The latest responses (above) by Shaun Spiers seek to divert attention from this important statement, by asserting that as the Government can’t reduce net immigration, whatever CPRE might have done would have had no effect. But a change in stance in 2004 would have added to pressure to impose effective immigration controls and not allow Eastern European EU member states unrestricted access – which would have cut net migration considerably. It was then that the mistakes were made which the countryside and small towns are now paying for.

    One assumes that Migration Watch made an approach to CPRE National Office for support in 2003 or 2004 and were turned away.

    • 18 sspiers May 30, 2015 at 8:07 am

      This is getting tedious. I’m flattered (if a little unsettled) by the fact that you scrutinise my blogs so closely, but I suggest that anyone else who is interested in this increasingly strange debate about what I did or didn’t do 10 years ago, what I should or shouldn’t have said, the influence CPRE might or might not have had, should read the whole blog posting from which you selectively quote. The blog explains again why I do not believe CPRE should get heavily involved in debates on the UK population. But to continue the quotation:

      “… we should have spoken out and said ‘if you pursue this policy, we will need more houses, more energy, more food etc.’

      “We would not, however, have campaigned against the Government’s policies, because the rights and wrongs of immigration go far beyond CPRE’s remit. It would be perfectly in order for a government to acknowledge the environmental impact of immigration and still conclude that it wanted more immigrants – for economic reasons, perhaps, or because it concluded that the free movement of people was the natural corollary of the free movement of capital. Others might argue for British jobs for British workers. Some people welcome diversity, others hate it (some just hate foreigners).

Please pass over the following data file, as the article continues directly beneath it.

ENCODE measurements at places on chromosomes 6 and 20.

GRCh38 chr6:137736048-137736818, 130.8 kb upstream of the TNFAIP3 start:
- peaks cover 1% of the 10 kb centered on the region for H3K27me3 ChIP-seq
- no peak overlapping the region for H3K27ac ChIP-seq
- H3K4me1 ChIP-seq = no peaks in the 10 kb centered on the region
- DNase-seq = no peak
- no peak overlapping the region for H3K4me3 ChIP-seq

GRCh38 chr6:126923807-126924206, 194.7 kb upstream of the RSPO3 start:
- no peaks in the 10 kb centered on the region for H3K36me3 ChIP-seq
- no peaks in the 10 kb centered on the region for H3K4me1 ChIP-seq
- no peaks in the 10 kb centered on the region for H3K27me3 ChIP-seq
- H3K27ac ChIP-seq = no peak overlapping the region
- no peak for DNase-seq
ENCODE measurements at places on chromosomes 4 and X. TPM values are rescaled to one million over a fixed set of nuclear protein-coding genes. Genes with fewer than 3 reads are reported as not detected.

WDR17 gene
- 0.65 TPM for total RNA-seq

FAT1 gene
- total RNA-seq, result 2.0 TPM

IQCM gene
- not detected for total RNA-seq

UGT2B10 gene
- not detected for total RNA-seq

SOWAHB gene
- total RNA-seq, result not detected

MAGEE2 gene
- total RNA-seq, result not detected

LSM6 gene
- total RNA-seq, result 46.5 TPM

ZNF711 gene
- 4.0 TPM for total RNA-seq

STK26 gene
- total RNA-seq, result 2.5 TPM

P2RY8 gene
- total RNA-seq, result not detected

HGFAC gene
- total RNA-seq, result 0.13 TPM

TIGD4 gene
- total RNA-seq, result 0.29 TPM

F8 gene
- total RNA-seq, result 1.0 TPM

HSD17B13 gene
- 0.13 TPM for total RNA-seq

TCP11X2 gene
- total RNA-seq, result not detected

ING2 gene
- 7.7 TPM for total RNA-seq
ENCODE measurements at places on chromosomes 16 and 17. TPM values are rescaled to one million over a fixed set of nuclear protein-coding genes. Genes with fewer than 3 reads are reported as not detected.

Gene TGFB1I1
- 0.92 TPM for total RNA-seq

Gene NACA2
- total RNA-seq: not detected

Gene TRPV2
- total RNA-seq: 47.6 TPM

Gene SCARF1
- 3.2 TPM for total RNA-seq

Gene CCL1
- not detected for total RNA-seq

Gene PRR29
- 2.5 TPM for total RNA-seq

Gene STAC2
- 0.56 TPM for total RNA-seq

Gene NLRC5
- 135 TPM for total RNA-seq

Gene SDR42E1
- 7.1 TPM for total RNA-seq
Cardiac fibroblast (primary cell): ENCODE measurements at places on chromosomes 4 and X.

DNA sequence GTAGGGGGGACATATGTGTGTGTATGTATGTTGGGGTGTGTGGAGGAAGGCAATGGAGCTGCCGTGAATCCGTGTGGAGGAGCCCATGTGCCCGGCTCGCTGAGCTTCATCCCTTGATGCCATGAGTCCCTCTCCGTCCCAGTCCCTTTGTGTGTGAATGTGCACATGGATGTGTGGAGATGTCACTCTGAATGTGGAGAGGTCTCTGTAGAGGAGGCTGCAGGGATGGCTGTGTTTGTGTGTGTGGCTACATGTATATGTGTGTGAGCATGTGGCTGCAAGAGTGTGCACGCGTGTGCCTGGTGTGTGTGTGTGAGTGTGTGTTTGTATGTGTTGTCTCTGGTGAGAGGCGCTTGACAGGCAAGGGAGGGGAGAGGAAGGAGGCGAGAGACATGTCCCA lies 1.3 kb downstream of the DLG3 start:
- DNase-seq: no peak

“And so on. These issues go well beyond the protection of the countryside, and I know from several debates on the issue (yes, we do debate it) that it divides our members.”

      I do not believe that a statement by CPRE that more immigration would have environmental consequences would have significantly added to the pressure on the then government to impose immigration controls. Nor do I believe that CPRE’s members as a whole would have wanted us to add to such pressure as there was. Most believe now, and certainly believed then, when we debated the issue at length, that this was not a debate in which CPRE should get involved.

      As for Migration Watch, I do not recall any approach from them in my time at CPRE.

  8. 19 Robert Flunder May 30, 2015 at 9:37 am

    Shaun,
    You say any past campaign by CPRE to influence the size of England’s population growth would have been ineffective – your justification for not pursuing the matter.
    However the policies CPRE did actually adopt have failed to prevent 700,000 houses being scheduled to be built in the countryside (including over 200,000 in the green belt) suggesting the policies that were adopted have been ‘spectacularly ineffective’.